" a.;Ml. 1 "
' C.hrain
t'ie p.- j .
.V.'.emarle I
, !.. r -wilh i
n the league 1
i of the I.rquimans ' Ch.1
"-'v hr ' t ?ys w
j l The
t with a
r n and
School, from which the queen will be
chosen. "
Club members, this week) are seek
ing sponsors for each of the girls and
balloting will start as soon as all
sponsors have been contacted. The
election of a monogram queen, was
held for the flnt time last, year and
the honor was won by Miss Annette
Cannon. '. i , - , '
Dealer To Sponsor
John Deere Show ;
'Farmers '; of this trade area will
have an opportunity of seeing what's
raw in agricultural developments next
v 'r when the J.,C Blanchard 4
C r -ny; Ine,, dealers for John Deere
rt,' sponsor a movie at tne
I -4 a Theater. The film developed
1 t V a John Deere Company shows
ment In farm' equipment and
a recommended for present
v f -"line.
V' i iow will be held next "Wednea-
i ; -ch 3 at 10 a. m. s"i t'ekes
. . obtained from L.A.ard's
Bios ' -e in Hertford.
Thirtyfour students, 2agirls" and
11 boys, were listed on the Perquim
ans High School honor roll at the
close of the third marking period, it
was announced today by C. E. Wood
ard, principal, who released the list
of honor students.
Members of the 11th grade led the
school in the number of students
listed on the roll. The list according
to classes follows:
Eighth Grade Billy Morris Benton,
Robert Morris Winslow, Pauline Bur
bage. ' )
Ninth Grade Marion Davis, Vir
ginia Gay, Mary Sue Cook, Ethel
Francis Elliott, Catherine Goodwin,
Calvin Butt, Arthur Wood.
Tenth Grade Catherine Ann
Holmes, Dorothy Brittdn, Pat Phil
lips, 'Laura Hopkins, Ruby Lane,
Marjorie Perry, Claire Hunter.
Eleventh Graide Mary -Lou Butt,
Pat Morris, Tim Perry, Jimmy Rob
bins, Lelia Lee Winslow, Ann Hollo
well, Pearl Hunter, Marie Rountree,
Lindsay Reed, Clarkson White, Maude
Holmes. 1 .
Twelfth Grade Laurastine Brit-
ton, Peggy Cook, Anna Faye Cope
land, : Reginald Tucker, Eugene
Hurdle and Leon Lane.
r. and Mrs. C
' jvl!!e, on T
' V 9 j
. v. i '
jn E.
7 4,
Former Resident
rS TV : 1
Vs lonaa County Boards To
" Wiili'am Griest Underwood, 81,'edi-' Meet On Monday -
tor and publisher of the Florida Bea
cons a Republican party paper, died
Wednesday in . rest home in Jack
sonville. He w'as' stricken while in
Orlando last November and. had been
ill ever since. He. was a native of
Uniontown, Pt and came to Jack
sonville in 1926 from New Bern. N. C.
He had no immediate relatives. Fun
eral services will be held Friday.
Mr. Underwood was manager of the
Albemarle Lumber : Company here
from 1904 to. 1918. ' and was well
known. H. T. Holmes of Cleveland,
Ohio, .. was. president of this com
pany. , A. E. Fowler, K M. Fowler,
A. W. Tlefren. Grover C Talbott and
J. W, Beasten were also associated
with the Albemarle Lumber Company.
Mr. Underwood was a director, of
the' Hertford Banking Company; He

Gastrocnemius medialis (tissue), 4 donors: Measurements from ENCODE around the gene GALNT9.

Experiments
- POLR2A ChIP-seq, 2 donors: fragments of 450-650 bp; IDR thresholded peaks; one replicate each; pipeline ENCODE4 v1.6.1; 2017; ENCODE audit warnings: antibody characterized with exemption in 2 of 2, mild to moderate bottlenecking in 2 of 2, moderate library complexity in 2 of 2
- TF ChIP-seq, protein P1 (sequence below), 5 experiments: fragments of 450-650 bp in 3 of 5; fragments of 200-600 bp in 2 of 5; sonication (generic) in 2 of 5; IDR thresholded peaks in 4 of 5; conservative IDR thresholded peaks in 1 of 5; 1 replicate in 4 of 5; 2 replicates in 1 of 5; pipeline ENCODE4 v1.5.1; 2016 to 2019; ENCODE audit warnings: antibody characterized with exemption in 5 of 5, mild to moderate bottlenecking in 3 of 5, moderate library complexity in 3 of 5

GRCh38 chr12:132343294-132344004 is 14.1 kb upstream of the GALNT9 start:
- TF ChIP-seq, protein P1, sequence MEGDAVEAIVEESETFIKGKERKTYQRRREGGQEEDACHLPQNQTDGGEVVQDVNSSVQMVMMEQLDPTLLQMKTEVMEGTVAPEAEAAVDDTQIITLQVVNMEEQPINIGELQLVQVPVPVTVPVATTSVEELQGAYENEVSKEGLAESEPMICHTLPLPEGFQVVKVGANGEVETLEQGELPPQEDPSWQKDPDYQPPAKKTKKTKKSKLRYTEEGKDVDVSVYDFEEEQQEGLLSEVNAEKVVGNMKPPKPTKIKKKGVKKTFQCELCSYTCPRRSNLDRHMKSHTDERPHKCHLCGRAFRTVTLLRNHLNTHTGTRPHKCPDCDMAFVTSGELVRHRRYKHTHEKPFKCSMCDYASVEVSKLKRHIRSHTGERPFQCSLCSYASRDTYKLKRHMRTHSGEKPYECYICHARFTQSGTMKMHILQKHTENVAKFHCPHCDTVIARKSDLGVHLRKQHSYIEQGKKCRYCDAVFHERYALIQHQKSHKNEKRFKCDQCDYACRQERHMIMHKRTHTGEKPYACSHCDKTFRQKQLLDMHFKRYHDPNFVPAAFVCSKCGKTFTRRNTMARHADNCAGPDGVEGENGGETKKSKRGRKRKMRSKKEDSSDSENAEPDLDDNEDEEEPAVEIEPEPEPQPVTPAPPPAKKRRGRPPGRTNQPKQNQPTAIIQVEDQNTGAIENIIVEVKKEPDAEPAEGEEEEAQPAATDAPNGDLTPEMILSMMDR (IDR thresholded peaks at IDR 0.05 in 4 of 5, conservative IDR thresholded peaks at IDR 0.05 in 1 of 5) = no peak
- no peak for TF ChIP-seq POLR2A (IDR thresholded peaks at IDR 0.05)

was a graduate of Swarthmore Col
lege in Pennsylvania and lived in the
house next to t Railroad on Grubb
Street while 1ft Hertford.
Union Services ,
CcI.cJuIcJ Sunday
' Fifth- Sunday' union services con
ducted by the Kethodist and Baptist
churches - of Hertford will be held
f at 7:80 o'clock at the
t C h, it was announced
i: . c w. Dui: , r-
j I t Church, wi". '
- "".!'
Soil Conservation
Speaking Contest
Draws Local Entries
Unusually bad weather which' caus
ed closing of all schools throughout
the State necessitated the postpone
ment of the North Carolina Soil Con
'servation speaking contests, it was
announced this week by Frank Dog
gett, Extension Conservationist Ac
cording to present plans, county elim
ination contests may be held any day
the week of March 29 to April 2.
Group elimination contests will be
held the week of April 5-9, The final
contest will be held in Raleigh on
April 16.
Several students of Perquimans
High School have already entered the
contest, which is being sponsored by
the North Carolina Banker's Asso
ciation and which is creating much in-'
terest among the school students of
the State. The local contest has add
ed interest inasmuch as four local
business firms have offered a total of
$70 in prizes to be awarded the stud
ents winning the first four places in
the local elimination contest. First
prize of $25 is being offered by J. C.
Blanchard and Co.; second prize, $20
is offered by Major-Loomis Company;
third prize, $16 is offered by The
Southern Cotton Oil Co.; aad fourth
prize of $10 is being offered by Reed
Oil Company.
The State winner will receive $400
in saving bonds; and all-expense trip
for himself or herself and the coach
to the 52nd annual convention of the
Bankers' Association. . The State sec
ond and third place winners will re
ceive $100 and $50 respectively in
saving bonds.
Urged To Get New
Persons' wrth surnames beginning
Plans Being Mzda
For Annual Red eross
Roll Call Campaign
Herbert Nixon Named
As County Chairman;
Drive Opens Soon
Plans are being made this week by
officers of the Perquimans Chapter of
the American Red Crossfor the an
nual Roll Call drive scheduled to get
underway throughout the nation next
week. Local plans have been delayed
somewhat for the annual drive due
to the reorganization of the local
Herbert Nixon has been named as
county chairman of the Perquimans
group, to fill the vacancy caused by
the transfer of Rev. B. C. Reavis to
Wilmington, and Red Cross officials
have visited here recently to assist in
organizing the new set up. This de
lay in organization has slowed up
plans for the membership campaign
but Mr. Nixon staged Tuesday that he
believed plans for the drive will be